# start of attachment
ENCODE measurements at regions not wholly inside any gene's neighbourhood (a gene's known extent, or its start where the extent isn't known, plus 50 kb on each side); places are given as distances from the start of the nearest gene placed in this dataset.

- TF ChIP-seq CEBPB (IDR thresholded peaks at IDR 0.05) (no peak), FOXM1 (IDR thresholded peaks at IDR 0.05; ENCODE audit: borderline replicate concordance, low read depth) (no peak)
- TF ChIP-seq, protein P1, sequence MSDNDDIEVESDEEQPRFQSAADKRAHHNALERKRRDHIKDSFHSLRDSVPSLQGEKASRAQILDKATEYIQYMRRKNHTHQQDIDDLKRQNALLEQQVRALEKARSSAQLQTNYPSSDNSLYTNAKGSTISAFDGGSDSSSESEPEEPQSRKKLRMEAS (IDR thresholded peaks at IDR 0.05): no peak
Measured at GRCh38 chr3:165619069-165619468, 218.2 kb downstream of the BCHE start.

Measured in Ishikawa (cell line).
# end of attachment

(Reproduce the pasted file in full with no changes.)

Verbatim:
ENCODE measurements at regions not wholly inside any gene's neighbourhood (a gene's known extent, or its start where the extent isn't known, plus 50 kb on each side); places are given as distances from the start of the nearest gene placed in this dataset.

- TF ChIP-seq CEBPB (IDR thresholded peaks at IDR 0.05) (no peak), FOXM1 (IDR thresholded peaks at IDR 0.05; ENCODE audit: borderline replicate concordance, low read depth) (no peak)
- TF ChIP-seq, protein P1, sequence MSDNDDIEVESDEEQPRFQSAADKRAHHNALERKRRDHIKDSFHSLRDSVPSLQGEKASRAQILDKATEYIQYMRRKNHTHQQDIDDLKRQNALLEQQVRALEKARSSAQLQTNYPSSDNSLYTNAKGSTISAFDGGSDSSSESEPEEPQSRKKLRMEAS (IDR thresholded peaks at IDR 0.05): no peak
Measured at GRCh38 chr3:165619069-165619468, 218.2 kb downstream of the BCHE start.

Measured in Ishikawa (cell line).